Heating Myths - True or False?
“It is better to keep your heating on low all day” - FALSE
According to the Energy Saving Trust, this one is a myth. They explain that having your heating on all day, leads to losing energy all day and therefore, it will cost you less if you just put your heating on when you require it. However, this is disputed by some specialists who argue every time you turn the heating off condensation collects within the walls, and then acts as a conductor for heat, aiding heat loss through the walls. Therefore, it is best to find a balance, for example only putting the heating on twice a day for longer rather than having it on all the time or keep switching it on and off when you need it.
“Turning up the thermostat heats the house faster” - FALSE
Turning up the thermostat will not heat your house faster; it will simply heat your house to a higher temperature and ultimately cost you more in energy bills. Whether you have your thermostat set to 18⁰C or 21⁰C it will still heat your house at the same rate, the heating will just stay on longer to reach the higher temperature. Only switch your thermostat on to the temperature that you need it, and remember, reducing your thermostat by just 1⁰C can save £55 a year for an average household.
“Most heat energy is lost through windows” - FALSE
Despite popular beliefs that most heat is lost through your windows, most heat in your house is lost through the walls. Between 35-45% of heat can be lost through your walls, with another 20% escaping out the roof. Whereas approximately only 10% is lost through the windows. Therefore, it would be wise to consider your wall and roof insulation options before replacing your windows to ensure you are conserving as much heat as possible. You can still help to reduce heat loss through your windows by fitting curtains and keeping them drawn in the evenings to retain heat.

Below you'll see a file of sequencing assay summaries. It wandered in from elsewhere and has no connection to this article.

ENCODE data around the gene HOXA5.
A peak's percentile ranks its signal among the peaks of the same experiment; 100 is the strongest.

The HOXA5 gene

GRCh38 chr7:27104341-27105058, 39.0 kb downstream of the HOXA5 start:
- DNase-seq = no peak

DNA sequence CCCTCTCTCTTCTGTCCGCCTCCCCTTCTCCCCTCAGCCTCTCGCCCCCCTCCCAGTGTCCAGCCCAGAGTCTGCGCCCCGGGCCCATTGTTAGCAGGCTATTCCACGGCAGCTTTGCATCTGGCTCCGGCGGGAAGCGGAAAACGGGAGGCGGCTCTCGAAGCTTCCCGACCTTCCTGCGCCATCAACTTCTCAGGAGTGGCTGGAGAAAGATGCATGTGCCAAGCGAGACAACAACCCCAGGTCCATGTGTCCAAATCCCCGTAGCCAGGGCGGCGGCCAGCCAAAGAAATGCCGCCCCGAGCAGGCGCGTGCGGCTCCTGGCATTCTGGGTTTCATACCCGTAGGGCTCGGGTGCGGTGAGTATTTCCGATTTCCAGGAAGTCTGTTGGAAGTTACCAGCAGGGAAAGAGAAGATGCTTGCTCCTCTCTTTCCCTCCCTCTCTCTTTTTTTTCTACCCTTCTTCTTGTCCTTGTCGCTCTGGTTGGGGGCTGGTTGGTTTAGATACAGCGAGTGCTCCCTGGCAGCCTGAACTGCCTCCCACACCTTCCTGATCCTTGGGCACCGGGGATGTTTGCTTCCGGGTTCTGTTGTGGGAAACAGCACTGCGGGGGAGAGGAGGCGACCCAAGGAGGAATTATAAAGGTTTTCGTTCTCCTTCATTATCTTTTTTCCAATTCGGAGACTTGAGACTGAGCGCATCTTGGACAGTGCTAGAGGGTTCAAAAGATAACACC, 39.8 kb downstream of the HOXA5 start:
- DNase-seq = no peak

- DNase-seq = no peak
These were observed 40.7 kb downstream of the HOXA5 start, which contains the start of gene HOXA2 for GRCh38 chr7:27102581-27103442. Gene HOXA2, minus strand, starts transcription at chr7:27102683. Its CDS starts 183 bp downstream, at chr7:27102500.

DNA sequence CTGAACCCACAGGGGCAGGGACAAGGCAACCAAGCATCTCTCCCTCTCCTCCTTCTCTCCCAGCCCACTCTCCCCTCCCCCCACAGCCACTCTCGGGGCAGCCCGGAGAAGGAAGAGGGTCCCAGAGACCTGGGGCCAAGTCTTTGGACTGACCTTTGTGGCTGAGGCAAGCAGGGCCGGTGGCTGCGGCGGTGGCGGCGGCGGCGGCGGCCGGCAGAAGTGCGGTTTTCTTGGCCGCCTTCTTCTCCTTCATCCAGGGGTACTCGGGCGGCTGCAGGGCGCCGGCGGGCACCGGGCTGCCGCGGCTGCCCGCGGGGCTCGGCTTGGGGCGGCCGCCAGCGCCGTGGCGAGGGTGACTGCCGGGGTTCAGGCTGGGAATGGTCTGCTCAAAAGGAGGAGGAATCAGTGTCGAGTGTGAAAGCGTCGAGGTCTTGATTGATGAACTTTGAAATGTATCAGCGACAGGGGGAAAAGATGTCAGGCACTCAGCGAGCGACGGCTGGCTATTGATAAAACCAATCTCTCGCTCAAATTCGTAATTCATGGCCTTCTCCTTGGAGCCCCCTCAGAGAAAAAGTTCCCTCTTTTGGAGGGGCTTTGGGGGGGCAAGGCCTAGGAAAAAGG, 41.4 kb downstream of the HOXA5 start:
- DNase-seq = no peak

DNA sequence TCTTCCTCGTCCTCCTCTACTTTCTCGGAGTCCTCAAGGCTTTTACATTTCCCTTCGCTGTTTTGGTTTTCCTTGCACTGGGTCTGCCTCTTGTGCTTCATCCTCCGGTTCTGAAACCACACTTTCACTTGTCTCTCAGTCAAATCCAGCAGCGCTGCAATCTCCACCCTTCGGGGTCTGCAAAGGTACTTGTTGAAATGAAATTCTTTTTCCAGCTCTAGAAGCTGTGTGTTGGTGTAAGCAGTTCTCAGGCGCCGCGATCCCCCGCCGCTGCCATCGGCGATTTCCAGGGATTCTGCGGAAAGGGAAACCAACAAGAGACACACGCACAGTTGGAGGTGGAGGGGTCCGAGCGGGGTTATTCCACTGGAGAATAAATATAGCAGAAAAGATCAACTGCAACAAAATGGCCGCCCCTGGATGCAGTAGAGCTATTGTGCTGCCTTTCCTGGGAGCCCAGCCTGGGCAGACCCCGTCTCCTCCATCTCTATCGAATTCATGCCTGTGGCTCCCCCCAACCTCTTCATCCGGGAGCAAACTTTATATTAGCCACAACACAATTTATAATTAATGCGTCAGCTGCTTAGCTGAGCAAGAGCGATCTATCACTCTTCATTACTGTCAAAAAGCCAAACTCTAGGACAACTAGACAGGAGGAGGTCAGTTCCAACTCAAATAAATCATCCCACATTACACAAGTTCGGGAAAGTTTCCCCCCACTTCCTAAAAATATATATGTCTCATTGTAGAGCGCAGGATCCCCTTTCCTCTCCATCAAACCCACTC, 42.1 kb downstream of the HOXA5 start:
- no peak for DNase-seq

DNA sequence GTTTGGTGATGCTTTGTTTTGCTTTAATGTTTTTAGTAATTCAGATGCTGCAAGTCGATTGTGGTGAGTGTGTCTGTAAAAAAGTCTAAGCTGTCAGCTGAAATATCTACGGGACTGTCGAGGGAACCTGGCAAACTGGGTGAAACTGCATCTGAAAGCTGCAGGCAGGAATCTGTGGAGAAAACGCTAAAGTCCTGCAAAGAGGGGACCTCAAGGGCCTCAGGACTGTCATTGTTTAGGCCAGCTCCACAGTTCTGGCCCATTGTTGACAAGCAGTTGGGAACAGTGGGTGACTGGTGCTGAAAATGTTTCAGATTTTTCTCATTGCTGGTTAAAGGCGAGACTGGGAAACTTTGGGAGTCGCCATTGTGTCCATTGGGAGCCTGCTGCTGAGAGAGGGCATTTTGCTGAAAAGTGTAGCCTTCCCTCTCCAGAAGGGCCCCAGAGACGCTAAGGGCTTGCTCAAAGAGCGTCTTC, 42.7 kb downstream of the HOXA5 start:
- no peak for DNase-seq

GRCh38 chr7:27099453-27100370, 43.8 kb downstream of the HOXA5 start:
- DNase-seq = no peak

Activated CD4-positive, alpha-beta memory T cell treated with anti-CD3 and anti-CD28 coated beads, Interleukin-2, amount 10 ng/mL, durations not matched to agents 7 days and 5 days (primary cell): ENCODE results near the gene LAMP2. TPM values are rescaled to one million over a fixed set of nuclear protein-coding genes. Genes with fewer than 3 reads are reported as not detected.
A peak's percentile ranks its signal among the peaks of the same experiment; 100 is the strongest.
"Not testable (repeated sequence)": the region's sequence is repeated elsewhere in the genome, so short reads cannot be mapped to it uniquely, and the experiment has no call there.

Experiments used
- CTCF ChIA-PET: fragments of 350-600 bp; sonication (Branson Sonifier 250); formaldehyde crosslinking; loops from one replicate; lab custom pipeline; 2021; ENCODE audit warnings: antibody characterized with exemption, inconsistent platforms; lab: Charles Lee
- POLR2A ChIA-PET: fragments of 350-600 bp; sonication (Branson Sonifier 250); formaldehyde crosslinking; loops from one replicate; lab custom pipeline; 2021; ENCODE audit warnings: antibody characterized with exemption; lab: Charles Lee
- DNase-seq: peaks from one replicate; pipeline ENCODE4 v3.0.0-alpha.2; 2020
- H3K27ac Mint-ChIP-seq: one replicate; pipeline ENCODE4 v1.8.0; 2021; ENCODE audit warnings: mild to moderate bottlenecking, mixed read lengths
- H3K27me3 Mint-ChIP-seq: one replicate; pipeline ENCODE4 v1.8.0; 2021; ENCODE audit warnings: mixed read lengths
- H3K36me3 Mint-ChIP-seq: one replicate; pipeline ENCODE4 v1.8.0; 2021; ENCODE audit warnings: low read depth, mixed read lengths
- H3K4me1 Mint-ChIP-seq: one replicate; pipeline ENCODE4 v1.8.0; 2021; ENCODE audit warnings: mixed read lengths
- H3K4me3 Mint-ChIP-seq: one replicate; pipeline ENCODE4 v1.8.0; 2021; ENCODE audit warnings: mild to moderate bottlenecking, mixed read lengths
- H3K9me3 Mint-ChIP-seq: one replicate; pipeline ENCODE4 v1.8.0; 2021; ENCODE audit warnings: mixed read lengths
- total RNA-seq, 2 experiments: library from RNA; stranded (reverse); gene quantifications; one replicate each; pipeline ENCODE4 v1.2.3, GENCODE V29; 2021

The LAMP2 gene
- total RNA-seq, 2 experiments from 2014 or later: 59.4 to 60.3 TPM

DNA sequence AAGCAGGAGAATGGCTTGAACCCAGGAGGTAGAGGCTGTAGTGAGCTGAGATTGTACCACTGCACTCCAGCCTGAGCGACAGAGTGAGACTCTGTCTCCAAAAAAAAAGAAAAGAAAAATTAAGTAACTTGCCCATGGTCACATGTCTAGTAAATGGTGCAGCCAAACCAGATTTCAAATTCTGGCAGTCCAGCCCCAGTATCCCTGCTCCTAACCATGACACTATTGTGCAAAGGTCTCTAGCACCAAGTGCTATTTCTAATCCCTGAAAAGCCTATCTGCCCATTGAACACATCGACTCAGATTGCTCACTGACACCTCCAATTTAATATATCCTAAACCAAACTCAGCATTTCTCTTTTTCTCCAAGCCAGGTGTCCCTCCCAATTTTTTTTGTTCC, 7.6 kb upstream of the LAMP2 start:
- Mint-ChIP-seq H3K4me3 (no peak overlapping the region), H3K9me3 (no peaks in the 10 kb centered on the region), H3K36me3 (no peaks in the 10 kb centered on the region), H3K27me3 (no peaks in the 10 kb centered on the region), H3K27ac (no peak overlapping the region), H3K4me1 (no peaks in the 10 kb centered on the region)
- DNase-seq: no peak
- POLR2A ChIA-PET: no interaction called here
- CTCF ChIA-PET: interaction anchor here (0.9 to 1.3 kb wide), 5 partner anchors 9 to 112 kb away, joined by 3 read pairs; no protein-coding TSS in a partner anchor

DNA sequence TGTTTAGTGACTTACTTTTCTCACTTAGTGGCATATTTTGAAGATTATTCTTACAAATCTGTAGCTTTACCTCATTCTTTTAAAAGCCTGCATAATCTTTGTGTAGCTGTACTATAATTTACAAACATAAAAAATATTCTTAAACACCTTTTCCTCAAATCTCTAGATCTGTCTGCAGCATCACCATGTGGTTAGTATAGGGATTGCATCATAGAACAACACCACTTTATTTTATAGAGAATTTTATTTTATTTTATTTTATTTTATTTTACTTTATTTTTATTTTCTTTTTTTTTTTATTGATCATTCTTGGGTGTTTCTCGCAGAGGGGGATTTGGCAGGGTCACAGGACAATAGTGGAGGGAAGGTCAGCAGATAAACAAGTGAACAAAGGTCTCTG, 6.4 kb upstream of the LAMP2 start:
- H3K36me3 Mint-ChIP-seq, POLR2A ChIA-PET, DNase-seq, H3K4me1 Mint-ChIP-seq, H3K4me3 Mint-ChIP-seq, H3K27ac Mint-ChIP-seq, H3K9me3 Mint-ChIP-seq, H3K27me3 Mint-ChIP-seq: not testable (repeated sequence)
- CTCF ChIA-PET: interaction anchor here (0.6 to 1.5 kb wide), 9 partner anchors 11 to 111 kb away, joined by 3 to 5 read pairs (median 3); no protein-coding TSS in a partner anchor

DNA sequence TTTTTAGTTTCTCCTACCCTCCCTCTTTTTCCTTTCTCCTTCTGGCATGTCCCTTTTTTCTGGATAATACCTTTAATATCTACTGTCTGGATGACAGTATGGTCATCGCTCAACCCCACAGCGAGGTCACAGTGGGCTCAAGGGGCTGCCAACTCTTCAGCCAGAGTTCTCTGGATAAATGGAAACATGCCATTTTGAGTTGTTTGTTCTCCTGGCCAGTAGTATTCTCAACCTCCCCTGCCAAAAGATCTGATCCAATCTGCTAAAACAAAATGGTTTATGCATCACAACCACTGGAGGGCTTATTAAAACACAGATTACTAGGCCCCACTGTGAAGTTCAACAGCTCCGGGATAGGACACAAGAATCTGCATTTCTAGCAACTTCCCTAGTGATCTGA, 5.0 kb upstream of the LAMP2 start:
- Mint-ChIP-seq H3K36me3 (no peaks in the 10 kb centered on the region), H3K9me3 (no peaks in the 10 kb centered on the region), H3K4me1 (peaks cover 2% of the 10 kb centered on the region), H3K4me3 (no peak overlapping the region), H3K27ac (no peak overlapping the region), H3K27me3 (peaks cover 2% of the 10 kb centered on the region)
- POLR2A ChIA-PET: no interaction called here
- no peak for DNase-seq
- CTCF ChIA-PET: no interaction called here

Shower over Bath: Most people fill their bathtubs around two thirds full, which uses around 80 litres of water, whereas a short shower uses a lot less. If you prefer a bath to a shower, try filling it up a little less. If you have children, add a little bubble bath to the tub when bathing them and they won't even notice there's less water!
TIME IT RIGHT: Most of us spend around seven minutes in the shower. But if everyone in your family hopped out just one minute earlier, it would save around £60 on energy costs.
Wash full loads where possible. Your washing machine uses the same amount of energy per use, no matter how much is in there. So fill up where you can. Use your machine’s eco setting or turn the temperature down to 30 degrees. Switching from warm water to cold water can cut one load’s energy use by more than half.
- Use lower heat settings to dry clothing. Regardless of drying time, you’ll still use less energy.
- Use dryer balls. Dryer balls, usually wool or rubber, will help keep clothes separated for faster drying, and they can help reduce static, so you can eliminate dryer sheets.
But there are ways you can bring this down without having to invest in a brand-new appliance or adjust your eating times.
- It’s more energy efficient to boil your water in a kettle than on a hob. Once it has boiled, you can then transfer it to a saucepan.
- Only use the amount you need as it will take less time to come to the boil. Covering your pan with a lid will also help you to use less energy.
- Have you thought about steaming vegetables instead of boiling them? This process uses less energy and water and can also help the vegetables to retain more of their nutrients. After the water has cooled down, it can be used in your garden or to water house plants.
Using an Air fryer to cook two or three meals a week could save you up to £250 a year. Microwaves are more efficient than ovens as they only heat the food and not the air space inside.